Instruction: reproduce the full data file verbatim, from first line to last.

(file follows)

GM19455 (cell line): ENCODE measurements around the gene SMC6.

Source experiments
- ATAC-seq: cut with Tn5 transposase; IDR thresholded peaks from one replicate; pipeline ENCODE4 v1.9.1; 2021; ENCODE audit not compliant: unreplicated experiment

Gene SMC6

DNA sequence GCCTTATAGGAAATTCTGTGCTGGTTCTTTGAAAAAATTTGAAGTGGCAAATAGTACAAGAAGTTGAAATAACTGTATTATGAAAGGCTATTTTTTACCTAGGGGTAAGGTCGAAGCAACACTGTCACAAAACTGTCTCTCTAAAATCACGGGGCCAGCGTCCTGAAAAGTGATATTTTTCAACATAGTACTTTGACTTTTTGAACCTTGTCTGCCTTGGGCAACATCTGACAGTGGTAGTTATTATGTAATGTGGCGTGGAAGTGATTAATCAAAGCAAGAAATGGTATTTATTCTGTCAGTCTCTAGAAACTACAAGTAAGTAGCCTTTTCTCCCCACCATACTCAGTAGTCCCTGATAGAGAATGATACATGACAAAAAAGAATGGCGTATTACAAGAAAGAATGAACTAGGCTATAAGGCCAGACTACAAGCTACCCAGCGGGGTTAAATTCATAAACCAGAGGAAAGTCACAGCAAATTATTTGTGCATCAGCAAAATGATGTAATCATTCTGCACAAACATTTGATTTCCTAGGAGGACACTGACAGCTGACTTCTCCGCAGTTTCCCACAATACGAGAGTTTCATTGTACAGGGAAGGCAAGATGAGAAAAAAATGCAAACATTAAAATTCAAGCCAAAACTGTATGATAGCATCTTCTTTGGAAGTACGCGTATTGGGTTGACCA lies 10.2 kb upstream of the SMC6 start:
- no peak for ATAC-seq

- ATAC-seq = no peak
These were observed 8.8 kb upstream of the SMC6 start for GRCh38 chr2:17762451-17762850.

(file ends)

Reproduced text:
GM19455 (cell line): ENCODE measurements around the gene SMC6.

Source experiments
- ATAC-seq: cut with Tn5 transposase; IDR thresholded peaks from one replicate; pipeline ENCODE4 v1.9.1; 2021; ENCODE audit not compliant: unreplicated experiment

Gene SMC6

DNA sequence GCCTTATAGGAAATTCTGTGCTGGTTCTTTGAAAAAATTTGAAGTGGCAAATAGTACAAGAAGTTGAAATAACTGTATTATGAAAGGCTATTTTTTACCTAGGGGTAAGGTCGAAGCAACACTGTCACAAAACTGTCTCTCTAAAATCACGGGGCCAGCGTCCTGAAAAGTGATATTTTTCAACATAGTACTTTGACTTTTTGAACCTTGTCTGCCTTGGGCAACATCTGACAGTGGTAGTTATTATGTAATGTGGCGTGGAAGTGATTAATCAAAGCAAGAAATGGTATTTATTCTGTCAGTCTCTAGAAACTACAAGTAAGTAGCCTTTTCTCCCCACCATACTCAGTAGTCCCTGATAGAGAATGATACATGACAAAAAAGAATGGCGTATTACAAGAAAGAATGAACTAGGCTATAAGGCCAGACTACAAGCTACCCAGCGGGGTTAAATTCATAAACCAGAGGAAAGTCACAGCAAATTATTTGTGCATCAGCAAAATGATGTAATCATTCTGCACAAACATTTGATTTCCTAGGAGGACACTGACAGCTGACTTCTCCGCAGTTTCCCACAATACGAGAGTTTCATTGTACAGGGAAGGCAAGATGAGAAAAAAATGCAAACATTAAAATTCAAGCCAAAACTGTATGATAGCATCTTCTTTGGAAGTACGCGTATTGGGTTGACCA lies 10.2 kb upstream of the SMC6 start:
- no peak for ATAC-seq

- ATAC-seq = no peak
These were observed 8.8 kb upstream of the SMC6 start for GRCh38 chr2:17762451-17762850.